At the risk of sounding like I’m missing the point unless we are in some kind of anti-sensory pool is there any way to experience reality without passing it through your senses?

I don’t think so. I think we are all subject to our senses because I don’t see any other way. For good or ill, we are animals, not spirits. We feel as creatures, not as wraiths, ghosts, or Fey.

TECHNOLOGY: FINDING THE BALANCE – Marilyn Armstrong

Fandango’s Provocative Question 6: Technology: Plus or Not?

As the owner and user of a lot of medical technology, I can say for 100% that without it, I’d be dead. Actually, I probably wouldn’t have made it out of childhood. I’d have died from ear infections, lung infections, throat and sinus and who knows what else. Or polio or any of the other diseases from which vaccinations saved us.

Technology at work

But then, there is plastic. Bags, bottles, straws. and all the pollution we pour into our oceans, air, and water. All the large mammals we’ve slaughtered until most of them are gone … or soon will be.

Fracking? Seriously? Driving a shaft deep into the heart of the earth? What could possibly go wrong with that?

Pacemaker

I’m not enough of a hypocrite to pretend that all advancement through technology is bad, but we need to find a balance. Some way in which humans can make healthy progress that doesn’t destroy the world we live in. If we destroy our planet, no amount of “technology” or “improvement” will make our lives better. If we ruin our own habitat, we will be like all the other vanishing species. Gone.

Sometimes, that’s what I think we ought to be. A vanishing species. If we can’t do good, we might as well be gone.

WHICH ONE OF ME IS ME? – Marilyn Armstrong

Fandango’s Provocative Question #5

Behind the words for this prompt is a blurry, but genuine picture of a rare Pileated Woodpecker, the “you better believe it” Woody Woodpecker. I have seen this guy a few times and they are rare, but we have one living in our woods. He doesn’t come to the feeder. I’ve seen him working on a nearby tree and this time, I saw him fly past the deck and deep into the woods. I have a 900-mm lens on this camera, but that Woodpecker was WAY back in the woods and there were a million twigs and branches in front of him. So this is as good a picture as I could get. It’s pretty blurry, but at least I can say with some surety that I’m not delusional. We really have a gorgeous Pileated Woodpecker living in our backyard. If ONLY I could focus on him!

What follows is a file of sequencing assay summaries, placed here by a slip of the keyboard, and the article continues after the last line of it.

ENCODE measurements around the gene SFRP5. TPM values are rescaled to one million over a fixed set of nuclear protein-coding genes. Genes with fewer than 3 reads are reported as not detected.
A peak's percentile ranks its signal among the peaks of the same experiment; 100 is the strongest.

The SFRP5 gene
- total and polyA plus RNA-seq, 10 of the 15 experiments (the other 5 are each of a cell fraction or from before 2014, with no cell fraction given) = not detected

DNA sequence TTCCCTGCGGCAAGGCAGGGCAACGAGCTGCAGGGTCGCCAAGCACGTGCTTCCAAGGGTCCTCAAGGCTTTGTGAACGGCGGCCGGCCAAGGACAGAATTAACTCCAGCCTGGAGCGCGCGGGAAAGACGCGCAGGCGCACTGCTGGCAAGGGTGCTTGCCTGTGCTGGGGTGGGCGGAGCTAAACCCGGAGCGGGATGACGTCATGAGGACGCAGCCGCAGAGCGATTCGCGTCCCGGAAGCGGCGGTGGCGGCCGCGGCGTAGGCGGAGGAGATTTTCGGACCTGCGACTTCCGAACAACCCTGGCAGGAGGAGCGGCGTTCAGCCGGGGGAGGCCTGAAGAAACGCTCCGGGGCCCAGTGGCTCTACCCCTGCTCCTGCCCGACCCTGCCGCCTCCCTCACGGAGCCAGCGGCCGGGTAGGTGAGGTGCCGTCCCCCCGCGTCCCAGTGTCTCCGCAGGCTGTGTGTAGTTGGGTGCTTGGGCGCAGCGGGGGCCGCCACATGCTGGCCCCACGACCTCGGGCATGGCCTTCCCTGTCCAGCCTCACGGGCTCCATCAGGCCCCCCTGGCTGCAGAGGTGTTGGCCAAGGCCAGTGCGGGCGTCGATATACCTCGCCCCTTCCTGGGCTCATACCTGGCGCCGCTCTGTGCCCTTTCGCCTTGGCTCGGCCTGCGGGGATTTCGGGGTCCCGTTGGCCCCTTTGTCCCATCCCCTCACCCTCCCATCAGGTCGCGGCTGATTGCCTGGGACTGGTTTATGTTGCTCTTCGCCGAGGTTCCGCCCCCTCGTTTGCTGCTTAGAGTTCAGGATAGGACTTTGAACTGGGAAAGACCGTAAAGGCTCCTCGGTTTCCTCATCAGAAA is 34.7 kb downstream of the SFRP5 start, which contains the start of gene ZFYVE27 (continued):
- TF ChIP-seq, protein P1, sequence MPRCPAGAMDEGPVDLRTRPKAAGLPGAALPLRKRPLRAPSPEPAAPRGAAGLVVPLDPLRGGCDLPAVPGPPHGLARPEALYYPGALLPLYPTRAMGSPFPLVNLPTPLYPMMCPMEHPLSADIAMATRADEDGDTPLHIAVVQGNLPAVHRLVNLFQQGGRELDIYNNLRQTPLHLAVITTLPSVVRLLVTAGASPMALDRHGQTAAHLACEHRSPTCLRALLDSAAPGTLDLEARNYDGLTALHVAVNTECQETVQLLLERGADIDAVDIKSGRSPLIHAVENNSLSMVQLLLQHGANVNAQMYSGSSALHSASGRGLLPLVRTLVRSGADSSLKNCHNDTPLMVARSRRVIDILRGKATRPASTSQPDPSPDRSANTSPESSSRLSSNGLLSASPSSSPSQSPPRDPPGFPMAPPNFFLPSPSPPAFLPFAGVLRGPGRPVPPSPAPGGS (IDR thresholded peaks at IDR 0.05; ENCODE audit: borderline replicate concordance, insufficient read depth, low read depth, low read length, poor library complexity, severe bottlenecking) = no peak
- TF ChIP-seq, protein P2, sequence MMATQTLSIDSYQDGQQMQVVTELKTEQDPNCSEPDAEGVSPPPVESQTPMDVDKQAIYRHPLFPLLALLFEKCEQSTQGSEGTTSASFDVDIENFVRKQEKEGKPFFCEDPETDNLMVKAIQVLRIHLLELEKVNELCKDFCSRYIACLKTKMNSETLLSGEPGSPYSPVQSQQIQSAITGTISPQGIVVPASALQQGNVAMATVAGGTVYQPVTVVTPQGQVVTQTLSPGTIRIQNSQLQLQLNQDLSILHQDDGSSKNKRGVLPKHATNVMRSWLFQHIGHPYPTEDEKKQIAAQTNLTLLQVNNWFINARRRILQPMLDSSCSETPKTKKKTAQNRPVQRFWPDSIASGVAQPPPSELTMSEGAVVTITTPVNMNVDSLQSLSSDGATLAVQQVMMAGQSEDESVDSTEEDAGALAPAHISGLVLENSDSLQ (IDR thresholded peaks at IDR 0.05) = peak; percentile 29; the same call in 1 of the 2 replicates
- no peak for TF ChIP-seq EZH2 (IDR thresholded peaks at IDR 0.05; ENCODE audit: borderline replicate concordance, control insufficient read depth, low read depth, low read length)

Another sort of view of our Pileated Woodpecker.

Is there anyone who is the same all the time? I know I was different at work than at home. Different at home than when out with friends. Different writing than not writing. Different talking to strangers than chatting with family.

Garry had two almost opposing personalities for work and non-work. He was aggressively outgoing in his professional life. He had to be because that was what the work required. Personally, he was quiet and sometimes shy, though over the years the two parts have fused and become more alike.

We all have more than one face, whether we realize it or not. I think writers notice it more than non-writers. One of the great joys of writing for me is having the opportunity to clean up reality. Not scour it smooth, but get rid of the dust on the edges and smooth out the lumps in the middle. I figure we all tidy up reality as we write.

This isn’t a diary. I see no reason to expose everything going on in my sometimes very wacko brain.

The writing “me” is a more thoughtful “me.” In real life, I’m crabbier and more tired. Writing is painless; reality isn’t. Real me is in a lot of pain most of the time and could use a good night’s sleep. On the other hand, real and writing me has a great sense of humor. Even when I believe I’m dying, the idea is too hilarious to ignore. I almost tore my newly reworked heart out because I couldn’t stop laughing. Did you know it really hurts to laugh after major surgery?

Besides, I can’t be dead. Who’d write my blog?